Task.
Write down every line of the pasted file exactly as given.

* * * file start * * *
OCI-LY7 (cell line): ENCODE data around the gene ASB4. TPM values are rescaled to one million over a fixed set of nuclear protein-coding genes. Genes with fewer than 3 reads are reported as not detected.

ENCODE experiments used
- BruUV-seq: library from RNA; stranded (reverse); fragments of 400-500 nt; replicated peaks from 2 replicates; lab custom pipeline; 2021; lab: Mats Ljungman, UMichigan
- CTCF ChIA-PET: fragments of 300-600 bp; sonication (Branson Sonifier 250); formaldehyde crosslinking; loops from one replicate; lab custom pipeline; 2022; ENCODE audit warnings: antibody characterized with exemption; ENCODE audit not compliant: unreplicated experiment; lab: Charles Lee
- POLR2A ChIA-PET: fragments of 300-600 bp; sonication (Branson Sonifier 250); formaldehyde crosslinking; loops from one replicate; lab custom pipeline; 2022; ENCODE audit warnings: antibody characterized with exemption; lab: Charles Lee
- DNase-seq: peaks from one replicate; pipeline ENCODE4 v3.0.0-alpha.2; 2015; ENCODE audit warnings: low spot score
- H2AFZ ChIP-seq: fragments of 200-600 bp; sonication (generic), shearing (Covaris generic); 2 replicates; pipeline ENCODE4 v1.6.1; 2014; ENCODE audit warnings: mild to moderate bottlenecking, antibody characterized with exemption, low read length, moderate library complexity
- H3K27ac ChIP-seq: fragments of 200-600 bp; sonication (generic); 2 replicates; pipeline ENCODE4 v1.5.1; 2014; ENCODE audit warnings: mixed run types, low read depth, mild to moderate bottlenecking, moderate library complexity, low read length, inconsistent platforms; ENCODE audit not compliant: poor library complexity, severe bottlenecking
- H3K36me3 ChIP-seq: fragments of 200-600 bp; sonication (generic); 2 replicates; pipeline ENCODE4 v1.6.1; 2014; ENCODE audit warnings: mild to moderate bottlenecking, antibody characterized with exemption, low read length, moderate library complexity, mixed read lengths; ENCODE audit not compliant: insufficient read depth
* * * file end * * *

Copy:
OCI-LY7 (cell line): ENCODE data around the gene ASB4. TPM values are rescaled to one million over a fixed set of nuclear protein-coding genes. Genes with fewer than 3 reads are reported as not detected.

ENCODE experiments used
- BruUV-seq: library from RNA; stranded (reverse); fragments of 400-500 nt; replicated peaks from 2 replicates; lab custom pipeline; 2021; lab: Mats Ljungman, UMichigan
- CTCF ChIA-PET: fragments of 300-600 bp; sonication (Branson Sonifier 250); formaldehyde crosslinking; loops from one replicate; lab custom pipeline; 2022; ENCODE audit warnings: antibody characterized with exemption; ENCODE audit not compliant: unreplicated experiment; lab: Charles Lee
- POLR2A ChIA-PET: fragments of 300-600 bp; sonication (Branson Sonifier 250); formaldehyde crosslinking; loops from one replicate; lab custom pipeline; 2022; ENCODE audit warnings: antibody characterized with exemption; lab: Charles Lee
- DNase-seq: peaks from one replicate; pipeline ENCODE4 v3.0.0-alpha.2; 2015; ENCODE audit warnings: low spot score
- H2AFZ ChIP-seq: fragments of 200-600 bp; sonication (generic), shearing (Covaris generic); 2 replicates; pipeline ENCODE4 v1.6.1; 2014; ENCODE audit warnings: mild to moderate bottlenecking, antibody characterized with exemption, low read length, moderate library complexity
- H3K27ac ChIP-seq: fragments of 200-600 bp; sonication (generic); 2 replicates; pipeline ENCODE4 v1.5.1; 2014; ENCODE audit warnings: mixed run types, low read depth, mild to moderate bottlenecking, moderate library complexity, low read length, inconsistent platforms; ENCODE audit not compliant: poor library complexity, severe bottlenecking
- H3K36me3 ChIP-seq: fragments of 200-600 bp; sonication (generic); 2 replicates; pipeline ENCODE4 v1.6.1; 2014; ENCODE audit warnings: mild to moderate bottlenecking, antibody characterized with exemption, low read length, moderate library complexity, mixed read lengths; ENCODE audit not compliant: insufficient read depth